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Healthgrades report

COE status does not equate to lower in-hospital complications

From 2010-2012, there were 199,926 in-hospital bariatric procedures performed and 4.83% of patients experienced one or more in-hospital complications

According to the latest report form Healthgrades, Center of Excellence (COE) designation alone does not equate to high performance in terms of in-hospital complications. The 2014 Healthgrades Bariatric Surgery Excellence Award is an annual report representing the top 10% of hospitals evaluated performing bariatric surgery.

“The results of our 2014 report underscore the importance of doing your homework before selecting a healthcare provider for bariatric surgery,” said Evan Marks, Chief Strategy Officer, Healthgrades. “The hospitals recognized by Healthgrades stand above the rest for their commitment to quality care.”

In its related report, Healthgrades explores whether hospitals performing bariatric surgery with a Center of Excellence (COE) designation have lower complication rates than those hospitals that do not.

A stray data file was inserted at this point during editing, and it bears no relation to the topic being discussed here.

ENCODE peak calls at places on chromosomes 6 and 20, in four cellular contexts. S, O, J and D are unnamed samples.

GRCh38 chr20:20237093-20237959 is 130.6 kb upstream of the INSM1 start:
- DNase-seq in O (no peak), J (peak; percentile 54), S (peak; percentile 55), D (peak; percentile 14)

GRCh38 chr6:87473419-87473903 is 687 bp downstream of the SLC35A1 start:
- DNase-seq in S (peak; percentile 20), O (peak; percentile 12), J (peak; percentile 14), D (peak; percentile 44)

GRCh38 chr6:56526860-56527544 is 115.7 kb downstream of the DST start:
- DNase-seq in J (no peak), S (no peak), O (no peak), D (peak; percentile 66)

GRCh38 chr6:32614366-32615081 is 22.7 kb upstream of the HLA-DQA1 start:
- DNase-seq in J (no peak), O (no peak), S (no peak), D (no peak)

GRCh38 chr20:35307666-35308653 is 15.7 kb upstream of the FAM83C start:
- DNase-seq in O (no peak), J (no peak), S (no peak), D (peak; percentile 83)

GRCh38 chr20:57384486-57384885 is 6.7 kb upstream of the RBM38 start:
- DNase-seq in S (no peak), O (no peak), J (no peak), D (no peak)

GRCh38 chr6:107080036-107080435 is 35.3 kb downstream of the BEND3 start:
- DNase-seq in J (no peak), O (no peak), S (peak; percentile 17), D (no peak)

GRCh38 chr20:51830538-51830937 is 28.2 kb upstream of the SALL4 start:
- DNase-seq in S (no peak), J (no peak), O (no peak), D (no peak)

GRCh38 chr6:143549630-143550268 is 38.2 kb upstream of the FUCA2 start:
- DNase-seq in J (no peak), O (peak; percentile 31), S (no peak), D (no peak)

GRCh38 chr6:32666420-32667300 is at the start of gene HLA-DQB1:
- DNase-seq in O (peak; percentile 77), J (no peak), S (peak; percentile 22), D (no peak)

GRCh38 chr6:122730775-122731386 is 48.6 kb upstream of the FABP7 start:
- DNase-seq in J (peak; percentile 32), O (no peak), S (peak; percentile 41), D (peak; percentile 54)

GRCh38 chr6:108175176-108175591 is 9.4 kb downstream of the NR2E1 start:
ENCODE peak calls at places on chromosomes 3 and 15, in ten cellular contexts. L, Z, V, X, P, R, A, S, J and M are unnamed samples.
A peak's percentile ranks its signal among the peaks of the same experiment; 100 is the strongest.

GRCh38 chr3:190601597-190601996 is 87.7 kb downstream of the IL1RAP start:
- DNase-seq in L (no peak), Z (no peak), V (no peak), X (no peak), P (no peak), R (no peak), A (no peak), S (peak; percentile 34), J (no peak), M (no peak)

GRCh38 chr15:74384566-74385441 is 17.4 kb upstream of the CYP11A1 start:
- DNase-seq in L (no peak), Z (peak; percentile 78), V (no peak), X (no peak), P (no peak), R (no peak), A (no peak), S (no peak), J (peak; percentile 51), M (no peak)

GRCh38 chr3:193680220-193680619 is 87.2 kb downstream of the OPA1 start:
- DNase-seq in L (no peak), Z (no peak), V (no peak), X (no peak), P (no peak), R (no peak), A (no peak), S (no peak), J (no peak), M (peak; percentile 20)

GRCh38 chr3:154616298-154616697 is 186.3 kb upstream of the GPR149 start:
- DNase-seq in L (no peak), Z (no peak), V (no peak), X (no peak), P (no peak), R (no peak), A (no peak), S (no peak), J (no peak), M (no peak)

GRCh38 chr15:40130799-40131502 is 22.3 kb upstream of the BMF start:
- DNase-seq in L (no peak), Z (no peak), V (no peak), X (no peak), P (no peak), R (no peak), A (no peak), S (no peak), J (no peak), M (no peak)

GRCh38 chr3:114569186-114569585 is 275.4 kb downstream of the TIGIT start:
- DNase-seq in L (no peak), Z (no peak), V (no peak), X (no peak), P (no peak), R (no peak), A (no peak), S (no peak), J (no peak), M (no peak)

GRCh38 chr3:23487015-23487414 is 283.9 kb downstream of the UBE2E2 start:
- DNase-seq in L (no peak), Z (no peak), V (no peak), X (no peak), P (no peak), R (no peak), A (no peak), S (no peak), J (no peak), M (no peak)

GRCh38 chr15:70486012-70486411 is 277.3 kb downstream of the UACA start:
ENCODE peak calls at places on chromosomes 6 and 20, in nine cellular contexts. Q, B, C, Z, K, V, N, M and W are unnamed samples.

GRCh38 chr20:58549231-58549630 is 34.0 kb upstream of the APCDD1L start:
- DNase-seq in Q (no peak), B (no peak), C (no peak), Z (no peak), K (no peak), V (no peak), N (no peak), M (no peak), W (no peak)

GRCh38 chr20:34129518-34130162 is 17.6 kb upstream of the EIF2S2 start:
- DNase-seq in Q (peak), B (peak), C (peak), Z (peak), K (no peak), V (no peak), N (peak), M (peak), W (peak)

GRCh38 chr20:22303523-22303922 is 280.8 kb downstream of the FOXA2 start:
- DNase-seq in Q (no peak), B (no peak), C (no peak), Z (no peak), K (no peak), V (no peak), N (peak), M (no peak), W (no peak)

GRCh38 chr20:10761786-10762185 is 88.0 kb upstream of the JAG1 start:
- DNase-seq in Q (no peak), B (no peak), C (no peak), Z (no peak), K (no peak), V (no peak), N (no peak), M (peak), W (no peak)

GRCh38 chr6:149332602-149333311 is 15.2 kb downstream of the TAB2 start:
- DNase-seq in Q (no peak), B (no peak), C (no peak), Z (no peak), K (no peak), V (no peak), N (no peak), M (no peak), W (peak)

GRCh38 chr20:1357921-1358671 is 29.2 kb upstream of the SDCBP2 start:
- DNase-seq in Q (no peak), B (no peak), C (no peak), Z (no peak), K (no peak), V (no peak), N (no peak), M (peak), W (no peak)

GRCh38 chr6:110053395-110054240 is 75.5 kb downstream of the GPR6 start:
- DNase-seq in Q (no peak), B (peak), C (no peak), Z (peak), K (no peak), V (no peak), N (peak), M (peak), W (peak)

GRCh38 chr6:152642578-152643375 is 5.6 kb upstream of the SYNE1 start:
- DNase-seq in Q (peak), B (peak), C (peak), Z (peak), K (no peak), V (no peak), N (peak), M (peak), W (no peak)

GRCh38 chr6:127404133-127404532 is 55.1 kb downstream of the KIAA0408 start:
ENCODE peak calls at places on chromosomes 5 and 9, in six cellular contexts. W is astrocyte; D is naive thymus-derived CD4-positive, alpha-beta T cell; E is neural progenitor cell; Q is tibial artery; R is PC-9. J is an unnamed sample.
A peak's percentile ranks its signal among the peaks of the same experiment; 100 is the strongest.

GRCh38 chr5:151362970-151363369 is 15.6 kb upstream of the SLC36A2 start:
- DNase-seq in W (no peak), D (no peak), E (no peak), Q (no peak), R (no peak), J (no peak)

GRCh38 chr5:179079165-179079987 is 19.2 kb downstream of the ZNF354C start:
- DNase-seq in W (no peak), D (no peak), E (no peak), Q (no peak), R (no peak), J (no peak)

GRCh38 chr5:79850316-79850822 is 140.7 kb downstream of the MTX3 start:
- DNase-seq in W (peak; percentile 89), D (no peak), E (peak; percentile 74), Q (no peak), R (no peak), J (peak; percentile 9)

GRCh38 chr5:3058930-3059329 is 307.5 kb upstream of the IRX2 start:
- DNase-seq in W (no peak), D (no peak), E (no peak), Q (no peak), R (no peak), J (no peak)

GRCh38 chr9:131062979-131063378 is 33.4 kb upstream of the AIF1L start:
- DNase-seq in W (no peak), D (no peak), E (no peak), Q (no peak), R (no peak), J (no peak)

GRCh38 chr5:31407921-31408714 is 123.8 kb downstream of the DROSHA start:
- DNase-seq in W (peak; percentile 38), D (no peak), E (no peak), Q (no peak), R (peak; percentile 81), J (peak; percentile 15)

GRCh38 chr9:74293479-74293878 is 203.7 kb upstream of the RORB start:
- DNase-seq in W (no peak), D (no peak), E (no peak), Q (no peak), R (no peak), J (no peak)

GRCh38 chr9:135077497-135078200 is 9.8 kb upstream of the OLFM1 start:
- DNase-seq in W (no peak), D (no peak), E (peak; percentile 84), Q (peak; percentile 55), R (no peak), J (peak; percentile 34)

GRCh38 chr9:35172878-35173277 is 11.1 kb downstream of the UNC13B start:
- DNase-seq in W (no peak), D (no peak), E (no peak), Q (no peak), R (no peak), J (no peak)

The Healthgrades analysis suggests that a statistically higher percentage of hospitals with COE designation are rated 5-stars for bariatric surgery (21% of those with designation relative to 8% of those without). However, COE designation alone is not enough.

In addition to top performers, over 27% of the COE designated facilities performed statistically worse than expected, according to the Healthgrades methodology. As a group, the risk-adjusted complication rate for COE designated facilities is not statistically different from the non-designated facilities (5.18% vs. 5.37%). This suggests that COE designation alone does not equate to high performance in terms of in-hospital complications.

The latest analysis revealed that from 2010 through 2012, across the states studied, there were 199,926 in-hospital bariatric procedures performed and 4.83% of patients experienced one or more in-hospital complications1.

In addition, patients having bariatric surgery at hospitals with 5-star performance in bariatric surgery had 70% lower risk of experiencing an in-hospital complication2.

From 2010 to 2012, if all hospitals had performed at the same level as Bariatric Surgery Excellence Award recipients, 4,349 patients could have potentially avoided a major, in-hospital complication2.

References

  1. Statistics for first bullet based on analysis for three years for all-payer data (2010-2012) from 19 states where all-payer data was publicly available during any year(s) of the three year timeframe.
  2. Statistics for final bullets based on analysis for three years for all-payer data (2010-2012) from 17 states where all-payer data was publicly available during all three years of the analysis timeframe.

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